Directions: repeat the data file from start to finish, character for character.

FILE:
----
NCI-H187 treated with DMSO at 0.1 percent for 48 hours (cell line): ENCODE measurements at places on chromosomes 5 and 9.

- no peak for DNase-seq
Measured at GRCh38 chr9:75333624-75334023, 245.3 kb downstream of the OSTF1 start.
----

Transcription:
NCI-H187 treated with DMSO at 0.1 percent for 48 hours (cell line): ENCODE measurements at places on chromosomes 5 and 9.

- no peak for DNase-seq
Measured at GRCh38 chr9:75333624-75334023, 245.3 kb downstream of the OSTF1 start.